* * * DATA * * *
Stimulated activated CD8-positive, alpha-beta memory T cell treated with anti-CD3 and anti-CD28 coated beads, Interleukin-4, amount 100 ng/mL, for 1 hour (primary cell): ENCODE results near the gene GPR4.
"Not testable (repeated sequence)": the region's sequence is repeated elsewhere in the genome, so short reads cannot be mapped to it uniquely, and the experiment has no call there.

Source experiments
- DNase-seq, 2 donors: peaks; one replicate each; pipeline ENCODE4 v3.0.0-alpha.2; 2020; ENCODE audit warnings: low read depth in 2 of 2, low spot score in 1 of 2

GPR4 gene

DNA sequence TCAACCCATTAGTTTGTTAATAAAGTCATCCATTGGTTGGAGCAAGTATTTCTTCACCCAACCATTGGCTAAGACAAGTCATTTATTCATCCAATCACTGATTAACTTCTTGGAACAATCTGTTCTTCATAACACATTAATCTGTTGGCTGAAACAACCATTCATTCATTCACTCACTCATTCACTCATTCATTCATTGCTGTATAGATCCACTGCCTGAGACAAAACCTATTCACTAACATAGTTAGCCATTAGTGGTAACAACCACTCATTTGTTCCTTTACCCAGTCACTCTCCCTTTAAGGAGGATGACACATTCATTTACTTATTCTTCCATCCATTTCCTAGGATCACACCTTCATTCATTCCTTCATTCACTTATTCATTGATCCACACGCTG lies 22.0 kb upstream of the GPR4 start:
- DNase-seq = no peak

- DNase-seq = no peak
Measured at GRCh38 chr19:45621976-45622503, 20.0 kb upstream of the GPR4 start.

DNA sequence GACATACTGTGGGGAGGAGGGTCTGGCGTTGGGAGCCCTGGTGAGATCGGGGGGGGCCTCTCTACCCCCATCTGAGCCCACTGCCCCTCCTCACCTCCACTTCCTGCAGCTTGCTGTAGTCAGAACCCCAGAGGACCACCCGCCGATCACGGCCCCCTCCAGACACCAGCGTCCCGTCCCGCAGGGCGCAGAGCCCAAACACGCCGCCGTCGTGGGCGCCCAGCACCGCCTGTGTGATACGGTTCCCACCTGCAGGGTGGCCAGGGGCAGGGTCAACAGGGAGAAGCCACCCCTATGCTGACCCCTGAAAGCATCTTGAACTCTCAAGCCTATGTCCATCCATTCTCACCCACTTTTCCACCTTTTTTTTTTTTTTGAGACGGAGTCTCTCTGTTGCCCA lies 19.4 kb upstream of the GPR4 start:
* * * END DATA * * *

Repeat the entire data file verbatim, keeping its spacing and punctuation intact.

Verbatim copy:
Stimulated activated CD8-positive, alpha-beta memory T cell treated with anti-CD3 and anti-CD28 coated beads, Interleukin-4, amount 100 ng/mL, for 1 hour (primary cell): ENCODE results near the gene GPR4.
"Not testable (repeated sequence)": the region's sequence is repeated elsewhere in the genome, so short reads cannot be mapped to it uniquely, and the experiment has no call there.

Source experiments
- DNase-seq, 2 donors: peaks; one replicate each; pipeline ENCODE4 v3.0.0-alpha.2; 2020; ENCODE audit warnings: low read depth in 2 of 2, low spot score in 1 of 2

GPR4 gene

DNA sequence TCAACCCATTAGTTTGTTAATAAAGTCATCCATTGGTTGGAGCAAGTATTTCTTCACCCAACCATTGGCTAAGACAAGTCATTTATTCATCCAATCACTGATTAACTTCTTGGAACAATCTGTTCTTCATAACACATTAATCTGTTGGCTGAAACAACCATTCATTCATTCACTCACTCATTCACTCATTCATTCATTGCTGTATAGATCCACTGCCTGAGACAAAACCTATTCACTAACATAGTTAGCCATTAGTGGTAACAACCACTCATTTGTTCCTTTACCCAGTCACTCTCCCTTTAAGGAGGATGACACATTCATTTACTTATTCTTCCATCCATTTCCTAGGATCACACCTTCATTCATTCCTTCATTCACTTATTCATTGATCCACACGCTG lies 22.0 kb upstream of the GPR4 start:
- DNase-seq = no peak

- DNase-seq = no peak
Measured at GRCh38 chr19:45621976-45622503, 20.0 kb upstream of the GPR4 start.

DNA sequence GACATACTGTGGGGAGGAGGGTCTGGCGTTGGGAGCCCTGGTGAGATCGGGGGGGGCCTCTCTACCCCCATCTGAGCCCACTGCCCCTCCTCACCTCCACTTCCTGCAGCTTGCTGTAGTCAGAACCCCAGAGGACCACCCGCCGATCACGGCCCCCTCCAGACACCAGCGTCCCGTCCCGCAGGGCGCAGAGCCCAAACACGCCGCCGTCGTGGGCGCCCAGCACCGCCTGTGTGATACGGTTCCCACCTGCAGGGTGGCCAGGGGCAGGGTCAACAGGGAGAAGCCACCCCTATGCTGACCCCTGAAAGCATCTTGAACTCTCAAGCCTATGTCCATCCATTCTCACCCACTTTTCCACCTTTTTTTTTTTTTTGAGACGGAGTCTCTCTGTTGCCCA lies 19.4 kb upstream of the GPR4 start: